19 of 23 people found the following review helpful
, July 18, 2010
This review is from: Full Figured: Carl Weber Presents (Paperback)
"Full Figured: Plus Size Divas" is what appears to be the first of a series of books in which the heroines are full-figured women. For that, I am hopeful and appreciative as too many books today aren't practical as the average American woman is a size 12, but according to some reports now a 14. So with the first of more to come, Carl Weber went with two authors with resumes guaranteed to bring the drama.
Brenda Hampton's `Who Ya Wit' features Desa Rae Jenkins. At forty and recently divorced, Desa Rae is getting accustomed to life as a working divorcee and parent of an almost grown son. Her world is shook when she meets a 24-year-old man/child, Roc. Tall, dark and delicious, Roc awakens in Desa what she's been missing with his thug passion. But he also introduces her to a darker world she doesn't want to know. Does this May-December romance stand a chance?
LaJill Hunt's `Seven Year Itch' according to the synopsis was supposed to be about Etienne and Major (and Vaughn); however, the characters in the story were Avery and Duke (and Kurt). C'mon now, Urban Books! Really? Anywho...Duke used to run the very streets where he and Avery now reside. A good girl on the right track, Avery made Duke give up his street ways and go legit if he wanted to be with her. And he did. Now, seven years later, as Avery is still moving upward with higher education and a promising career, Duke seems to be complacent with where they are. Moving in different directions, has their relationship run its course?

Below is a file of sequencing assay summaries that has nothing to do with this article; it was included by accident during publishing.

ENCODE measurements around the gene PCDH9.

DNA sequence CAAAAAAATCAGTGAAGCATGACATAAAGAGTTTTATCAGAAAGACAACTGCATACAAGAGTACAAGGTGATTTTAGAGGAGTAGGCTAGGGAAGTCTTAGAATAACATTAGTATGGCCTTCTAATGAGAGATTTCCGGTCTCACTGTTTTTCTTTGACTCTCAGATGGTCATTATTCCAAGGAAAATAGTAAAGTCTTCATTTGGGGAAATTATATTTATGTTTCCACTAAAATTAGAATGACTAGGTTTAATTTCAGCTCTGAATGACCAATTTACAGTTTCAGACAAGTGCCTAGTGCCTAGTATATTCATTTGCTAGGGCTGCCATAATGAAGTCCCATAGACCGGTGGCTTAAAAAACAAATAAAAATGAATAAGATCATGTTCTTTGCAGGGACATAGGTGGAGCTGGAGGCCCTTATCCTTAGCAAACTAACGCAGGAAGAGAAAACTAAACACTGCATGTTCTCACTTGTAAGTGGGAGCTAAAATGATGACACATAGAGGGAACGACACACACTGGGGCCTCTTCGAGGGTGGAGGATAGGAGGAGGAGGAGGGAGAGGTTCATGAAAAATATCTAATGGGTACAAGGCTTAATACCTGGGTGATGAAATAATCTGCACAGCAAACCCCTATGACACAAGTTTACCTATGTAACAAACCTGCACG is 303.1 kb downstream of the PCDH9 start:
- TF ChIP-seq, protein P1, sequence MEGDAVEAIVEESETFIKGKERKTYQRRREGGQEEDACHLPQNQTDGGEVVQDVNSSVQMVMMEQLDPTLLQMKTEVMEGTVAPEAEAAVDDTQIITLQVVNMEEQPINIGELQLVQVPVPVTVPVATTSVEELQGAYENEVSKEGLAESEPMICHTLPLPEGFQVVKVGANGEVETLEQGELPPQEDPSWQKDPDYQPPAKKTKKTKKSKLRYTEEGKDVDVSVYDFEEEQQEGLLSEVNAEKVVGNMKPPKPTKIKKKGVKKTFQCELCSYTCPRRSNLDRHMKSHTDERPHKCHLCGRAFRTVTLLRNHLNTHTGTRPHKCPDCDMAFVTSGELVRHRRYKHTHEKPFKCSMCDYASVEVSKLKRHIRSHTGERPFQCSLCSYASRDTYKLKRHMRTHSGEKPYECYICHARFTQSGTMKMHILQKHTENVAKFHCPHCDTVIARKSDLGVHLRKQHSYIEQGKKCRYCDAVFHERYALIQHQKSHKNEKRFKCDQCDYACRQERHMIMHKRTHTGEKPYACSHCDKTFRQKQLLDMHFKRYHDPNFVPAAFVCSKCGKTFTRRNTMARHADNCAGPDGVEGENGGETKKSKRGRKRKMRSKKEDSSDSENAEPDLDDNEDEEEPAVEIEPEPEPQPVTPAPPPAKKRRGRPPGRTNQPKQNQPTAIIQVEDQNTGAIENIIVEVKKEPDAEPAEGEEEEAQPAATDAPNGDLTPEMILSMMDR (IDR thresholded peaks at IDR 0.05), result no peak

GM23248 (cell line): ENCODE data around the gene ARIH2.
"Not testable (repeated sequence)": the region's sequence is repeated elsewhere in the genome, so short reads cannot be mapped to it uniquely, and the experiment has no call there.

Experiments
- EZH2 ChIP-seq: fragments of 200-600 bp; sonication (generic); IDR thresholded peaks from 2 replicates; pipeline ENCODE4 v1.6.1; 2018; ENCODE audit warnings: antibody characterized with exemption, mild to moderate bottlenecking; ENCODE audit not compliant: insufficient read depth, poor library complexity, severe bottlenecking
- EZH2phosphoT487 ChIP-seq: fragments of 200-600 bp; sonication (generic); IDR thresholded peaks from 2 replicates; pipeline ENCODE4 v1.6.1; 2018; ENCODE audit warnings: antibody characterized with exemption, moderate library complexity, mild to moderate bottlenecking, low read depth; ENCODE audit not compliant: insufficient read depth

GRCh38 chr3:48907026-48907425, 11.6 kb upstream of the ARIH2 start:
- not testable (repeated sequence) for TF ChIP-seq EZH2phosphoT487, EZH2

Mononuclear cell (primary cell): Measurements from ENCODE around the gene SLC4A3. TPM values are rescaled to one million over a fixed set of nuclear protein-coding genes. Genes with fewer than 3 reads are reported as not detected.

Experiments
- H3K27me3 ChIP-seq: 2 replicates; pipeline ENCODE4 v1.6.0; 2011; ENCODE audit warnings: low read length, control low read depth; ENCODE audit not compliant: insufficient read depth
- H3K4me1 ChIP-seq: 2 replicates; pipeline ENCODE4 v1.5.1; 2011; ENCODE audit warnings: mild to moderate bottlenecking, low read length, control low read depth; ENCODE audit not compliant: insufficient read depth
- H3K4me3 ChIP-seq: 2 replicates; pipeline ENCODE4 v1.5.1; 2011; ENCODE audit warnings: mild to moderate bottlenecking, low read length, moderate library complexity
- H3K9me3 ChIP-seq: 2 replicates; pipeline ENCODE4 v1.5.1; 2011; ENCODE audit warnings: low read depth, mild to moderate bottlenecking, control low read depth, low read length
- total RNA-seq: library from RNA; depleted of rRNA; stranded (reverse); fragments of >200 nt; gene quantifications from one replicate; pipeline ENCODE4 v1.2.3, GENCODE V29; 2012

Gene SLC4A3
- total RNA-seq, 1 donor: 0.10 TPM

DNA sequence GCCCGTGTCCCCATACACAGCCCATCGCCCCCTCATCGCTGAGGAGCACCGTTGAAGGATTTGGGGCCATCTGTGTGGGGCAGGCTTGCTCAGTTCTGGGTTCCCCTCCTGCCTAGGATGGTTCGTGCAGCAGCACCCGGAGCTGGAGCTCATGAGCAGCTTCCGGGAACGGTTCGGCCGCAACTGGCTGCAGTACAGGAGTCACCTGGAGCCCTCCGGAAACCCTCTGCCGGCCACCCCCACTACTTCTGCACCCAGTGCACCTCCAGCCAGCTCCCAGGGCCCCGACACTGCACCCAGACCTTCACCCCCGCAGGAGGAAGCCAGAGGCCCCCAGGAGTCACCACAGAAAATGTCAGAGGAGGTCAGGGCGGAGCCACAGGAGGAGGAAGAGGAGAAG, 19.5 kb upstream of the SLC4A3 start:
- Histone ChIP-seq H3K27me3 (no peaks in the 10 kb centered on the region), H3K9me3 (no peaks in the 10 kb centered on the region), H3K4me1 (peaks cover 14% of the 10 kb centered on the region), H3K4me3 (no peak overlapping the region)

What makes an anthology good? For me, first, I would say a central theme that runs through all the stories. Though this is presented with a full-figured theme, that fact seems to either have gotten lost under other themes and drama or was a second thought. Yes, both authors featured plus size divas, but it was not as prominent or key to the plot as I would have liked. This book could have easily, and probably more appropriately, been billed as being about relationships where opposites attract.
Disappointingly, "Full Figured" is not what I expected or hoped for. I have read better by both authors. One story had too many variables, while the other didn't come full circle, leaving this reader with questions about what wasn't addressed and why. I could not connect with the characters of one story, neither admiring nor pitying them, while I didn't learn enough about characters in the other. One story had too much drama, while the other may have not had enough.
Neither story is a bad read, but they are nothing fresh or new. I don't see myself recommending this to others. As I stated before, I've read better by both authors and look forward to each of their own next full-length novels.
Kudos to Urban Books for taking a step to practicality, but tighten up the editing (coworkers), make sure the stories are more cohesive and get some better covers.
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